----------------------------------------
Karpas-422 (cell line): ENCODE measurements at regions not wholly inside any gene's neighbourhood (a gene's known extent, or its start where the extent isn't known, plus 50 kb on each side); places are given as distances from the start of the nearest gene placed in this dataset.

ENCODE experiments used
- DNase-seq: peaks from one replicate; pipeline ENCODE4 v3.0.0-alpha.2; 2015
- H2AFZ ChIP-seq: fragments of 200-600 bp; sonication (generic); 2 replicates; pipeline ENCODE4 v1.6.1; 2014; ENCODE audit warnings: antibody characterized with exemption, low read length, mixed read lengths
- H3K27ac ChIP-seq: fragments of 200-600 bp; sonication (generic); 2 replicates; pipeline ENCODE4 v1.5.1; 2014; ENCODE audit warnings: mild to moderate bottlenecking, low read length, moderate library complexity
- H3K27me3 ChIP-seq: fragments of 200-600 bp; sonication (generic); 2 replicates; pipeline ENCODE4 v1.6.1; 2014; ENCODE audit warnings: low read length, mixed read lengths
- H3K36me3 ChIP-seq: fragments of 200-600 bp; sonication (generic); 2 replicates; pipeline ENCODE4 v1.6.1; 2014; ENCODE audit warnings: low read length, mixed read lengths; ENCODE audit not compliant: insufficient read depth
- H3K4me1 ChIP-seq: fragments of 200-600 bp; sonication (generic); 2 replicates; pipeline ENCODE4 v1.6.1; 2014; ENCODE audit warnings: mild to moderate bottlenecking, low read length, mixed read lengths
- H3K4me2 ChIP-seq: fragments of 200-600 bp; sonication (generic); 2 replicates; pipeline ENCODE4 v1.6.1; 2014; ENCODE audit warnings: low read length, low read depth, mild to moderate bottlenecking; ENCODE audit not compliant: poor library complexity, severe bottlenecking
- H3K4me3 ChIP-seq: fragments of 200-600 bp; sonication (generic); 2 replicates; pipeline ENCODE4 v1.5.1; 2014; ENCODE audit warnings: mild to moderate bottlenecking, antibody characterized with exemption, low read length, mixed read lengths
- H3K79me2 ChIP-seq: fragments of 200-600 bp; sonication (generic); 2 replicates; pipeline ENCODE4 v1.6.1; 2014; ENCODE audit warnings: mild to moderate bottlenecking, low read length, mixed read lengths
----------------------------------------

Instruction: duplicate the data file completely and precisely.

Karpas-422 (cell line): ENCODE measurements at regions not wholly inside any gene's neighbourhood (a gene's known extent, or its start where the extent isn't known, plus 50 kb on each side); places are given as distances from the start of the nearest gene placed in this dataset.

ENCODE experiments used
- DNase-seq: peaks from one replicate; pipeline ENCODE4 v3.0.0-alpha.2; 2015
- H2AFZ ChIP-seq: fragments of 200-600 bp; sonication (generic); 2 replicates; pipeline ENCODE4 v1.6.1; 2014; ENCODE audit warnings: antibody characterized with exemption, low read length, mixed read lengths
- H3K27ac ChIP-seq: fragments of 200-600 bp; sonication (generic); 2 replicates; pipeline ENCODE4 v1.5.1; 2014; ENCODE audit warnings: mild to moderate bottlenecking, low read length, moderate library complexity
- H3K27me3 ChIP-seq: fragments of 200-600 bp; sonication (generic); 2 replicates; pipeline ENCODE4 v1.6.1; 2014; ENCODE audit warnings: low read length, mixed read lengths
- H3K36me3 ChIP-seq: fragments of 200-600 bp; sonication (generic); 2 replicates; pipeline ENCODE4 v1.6.1; 2014; ENCODE audit warnings: low read length, mixed read lengths; ENCODE audit not compliant: insufficient read depth
- H3K4me1 ChIP-seq: fragments of 200-600 bp; sonication (generic); 2 replicates; pipeline ENCODE4 v1.6.1; 2014; ENCODE audit warnings: mild to moderate bottlenecking, low read length, mixed read lengths
- H3K4me2 ChIP-seq: fragments of 200-600 bp; sonication (generic); 2 replicates; pipeline ENCODE4 v1.6.1; 2014; ENCODE audit warnings: low read length, low read depth, mild to moderate bottlenecking; ENCODE audit not compliant: poor library complexity, severe bottlenecking
- H3K4me3 ChIP-seq: fragments of 200-600 bp; sonication (generic); 2 replicates; pipeline ENCODE4 v1.5.1; 2014; ENCODE audit warnings: mild to moderate bottlenecking, antibody characterized with exemption, low read length, mixed read lengths
- H3K79me2 ChIP-seq: fragments of 200-600 bp; sonication (generic); 2 replicates; pipeline ENCODE4 v1.6.1; 2014; ENCODE audit warnings: mild to moderate bottlenecking, low read length, mixed read lengths